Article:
Greetings to all on this Holiest of Christian Days. I intend to be briefly repetitive. With slight differences, however.
For years, this man-in-the-street column has done basic things for your consideration. I’ve reminded about veteran attorney Leon Rockcliffe’s admonition – that Good Friday is indeed a Good and Blessed event so the mourning and the grief should be kept to a minimum; that, to me, Good Friday, when prophecy was fulfilled for the sake of mankind’s redemption, is second only to the marvelous Monday of the Resurrection; and that, Frankly Speaking, if there was no resurrection or belief in that event, Christians have no basis for their faith.
So yes, even though never an activist Christian myself but reasonably exposed to the teachings – and the mysteries and miracles – of the Faith, every Good Friday I cogitate upon all the above (basics).
Because I wish, with full respect, to point out to both young and uninformed Christians that: Easter is “older”, in terms of observance, than Christians; that Jesus advised his followers to celebrate his Resurrection, not his Birth.
But this Ultimate Sacrifice followed by the defiance of a tomb and a return to life eternal; was meant for whose benefit? For sinners? For all Christians (only)? For even unbelievers? To me this promise of spiritual life forever – inclusive of after death, could fructify if those who received the potential redemption meet their Lord a “full half-way”. They must repent and live in obedience.
Early on when I tried to be receptive I was informed of the vital importance of that virtue Christians should have and demonstrate – Faith; that faith is the channel through which the grace of the Christian God flows; that of the three virtues – Faith, hope, love – faith makes God’s love “eternal in salvation”.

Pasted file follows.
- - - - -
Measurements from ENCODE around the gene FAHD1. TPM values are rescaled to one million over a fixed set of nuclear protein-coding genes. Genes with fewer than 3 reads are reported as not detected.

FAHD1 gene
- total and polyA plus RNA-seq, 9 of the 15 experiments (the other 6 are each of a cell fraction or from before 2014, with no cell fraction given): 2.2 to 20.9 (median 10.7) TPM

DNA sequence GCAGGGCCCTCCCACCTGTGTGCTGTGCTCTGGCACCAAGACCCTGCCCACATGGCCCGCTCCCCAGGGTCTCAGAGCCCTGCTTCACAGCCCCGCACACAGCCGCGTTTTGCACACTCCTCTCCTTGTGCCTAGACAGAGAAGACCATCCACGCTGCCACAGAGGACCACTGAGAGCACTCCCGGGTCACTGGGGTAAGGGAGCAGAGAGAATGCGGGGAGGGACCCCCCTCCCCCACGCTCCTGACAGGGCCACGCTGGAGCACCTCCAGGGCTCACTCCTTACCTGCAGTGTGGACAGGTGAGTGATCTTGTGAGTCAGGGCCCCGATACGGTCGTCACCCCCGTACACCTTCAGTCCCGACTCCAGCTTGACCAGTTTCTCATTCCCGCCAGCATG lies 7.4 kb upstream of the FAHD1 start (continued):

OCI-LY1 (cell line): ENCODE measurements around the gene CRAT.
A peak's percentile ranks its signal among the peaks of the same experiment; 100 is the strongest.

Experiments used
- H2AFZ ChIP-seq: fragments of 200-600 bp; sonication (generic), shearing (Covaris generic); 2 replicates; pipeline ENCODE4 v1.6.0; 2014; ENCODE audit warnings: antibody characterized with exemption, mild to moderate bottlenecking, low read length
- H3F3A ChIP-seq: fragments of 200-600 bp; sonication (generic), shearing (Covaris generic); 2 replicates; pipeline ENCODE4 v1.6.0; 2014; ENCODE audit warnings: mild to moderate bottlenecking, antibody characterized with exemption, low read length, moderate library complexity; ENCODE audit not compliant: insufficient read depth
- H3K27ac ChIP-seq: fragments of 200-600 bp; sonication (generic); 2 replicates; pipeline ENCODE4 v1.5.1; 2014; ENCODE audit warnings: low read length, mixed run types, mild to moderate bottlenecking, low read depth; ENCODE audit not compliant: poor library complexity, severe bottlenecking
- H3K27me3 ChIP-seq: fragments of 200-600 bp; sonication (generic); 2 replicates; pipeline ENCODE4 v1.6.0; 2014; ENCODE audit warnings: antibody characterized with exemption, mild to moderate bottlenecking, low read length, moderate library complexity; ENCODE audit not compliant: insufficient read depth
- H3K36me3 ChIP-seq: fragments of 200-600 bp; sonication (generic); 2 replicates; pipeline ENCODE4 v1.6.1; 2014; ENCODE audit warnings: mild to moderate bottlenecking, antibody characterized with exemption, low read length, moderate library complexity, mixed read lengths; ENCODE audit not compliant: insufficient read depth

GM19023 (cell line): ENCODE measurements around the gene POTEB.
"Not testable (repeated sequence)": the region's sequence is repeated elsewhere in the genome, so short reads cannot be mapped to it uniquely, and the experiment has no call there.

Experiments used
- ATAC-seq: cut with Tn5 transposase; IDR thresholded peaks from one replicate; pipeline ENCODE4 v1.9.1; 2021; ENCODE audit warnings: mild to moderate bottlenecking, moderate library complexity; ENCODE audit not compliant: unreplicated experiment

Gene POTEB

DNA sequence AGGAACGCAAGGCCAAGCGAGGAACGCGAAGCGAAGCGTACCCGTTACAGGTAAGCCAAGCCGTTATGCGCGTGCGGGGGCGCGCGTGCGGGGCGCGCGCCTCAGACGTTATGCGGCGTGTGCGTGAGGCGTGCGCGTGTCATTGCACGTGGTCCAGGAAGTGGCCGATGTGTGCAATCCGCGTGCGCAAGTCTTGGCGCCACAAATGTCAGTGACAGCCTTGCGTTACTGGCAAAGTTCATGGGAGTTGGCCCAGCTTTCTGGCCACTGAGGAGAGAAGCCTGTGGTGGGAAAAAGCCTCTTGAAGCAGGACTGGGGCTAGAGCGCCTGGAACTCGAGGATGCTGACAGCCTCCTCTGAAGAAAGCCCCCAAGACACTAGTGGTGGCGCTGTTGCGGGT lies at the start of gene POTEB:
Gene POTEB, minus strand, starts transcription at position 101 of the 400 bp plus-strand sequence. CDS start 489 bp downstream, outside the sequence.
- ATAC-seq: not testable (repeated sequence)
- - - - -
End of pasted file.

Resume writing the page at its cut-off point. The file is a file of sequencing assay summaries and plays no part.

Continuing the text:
I’m not qualified to be preachy on this day, but still I wonder – just who benefits from that Resurrection? The honest poor Guyanese Christian is now catching hell in this economy. The priests and pastors who are genuine and try to tend to spiritual needs are themselves victims of the economy. So are these to be life-long tests of faith?
That’s why my thoughts always turn to my friend the apostle Thomas, called Didymus every Good Friday and throughout Easter.
Shaken faith, Thomas’ doubts
Christian or not, who has never had faith in something shaken when hardship, tragedy, want are manifestly prolonged? These poor especially can find it tough to keep all ten Commandments to the letter.
Thomas was one of the twelve disciples who most likely lost faith when he witnessed the Passion – the beating, the crucifixion, the death of his Christ on the Executioners’ cross. He probably wandered off in grief and dejection before joining his other apostle comrades. He was unimpressed – in fact roundly annoyed – when they told him that their Jesus was actually out of his tomb and alive. Didymus declared reasonably: “Except I shall see in His hands the print of the nails and I put my hands in the holes in His side, I will not believe!”
The rest is history. A few days later, Jesus did re-appear and then rebuked and forgave Thomas. He did tell Thomas that those who believe without seeing are (more) blessed.
I appreciate Thomas’ doubt. He was a human as, say, Peter and Matthew. And reportedly Jesus embraced them with all their short-comings as He was obliged to do. I conclude by remarking that perhaps Thomas was too distraught to remember that true faith is “the substance of things hoped for and the evidence of things not seen”. But do you know that when Thomas was convinced that he was seeing his crucified Saviour alive and exclaimed “My Lord and my God” it was the first and only time Jesus was addressed as God?
Ponder this Easter…
Did Thomas travel to India after Jesus ascended? Let’s discuss that at the end of Easter Week as well as something about Matthew the Tax man.
Do you know that our retired Brigadier/Historian President did a high-profile course in journalism?
Journalism by itself is not Public Relations. Nor is “PR” Press Releases. But couldn’t the President advise his people? I hereby nominate ACDA’s Eric Phillips to advise the Coalition on simple but effective public education, public relations. The bright academic fellas and gals are not even as effective as A.A. Fenty can be. Ha!
Quote of the week: “Many ministers themselves have made the choice to opt for private rather than public education for their own loved ones”. Of course, but just one of their allowances can take care of the 14%.
Good conversation: About when business conglomerates own their own commercial banks. Poor foreign exchange
Can the Risen Christ inspire the building of a modern vendors mall at the old Stabroek Co-op Bank site?
’Til next Friday!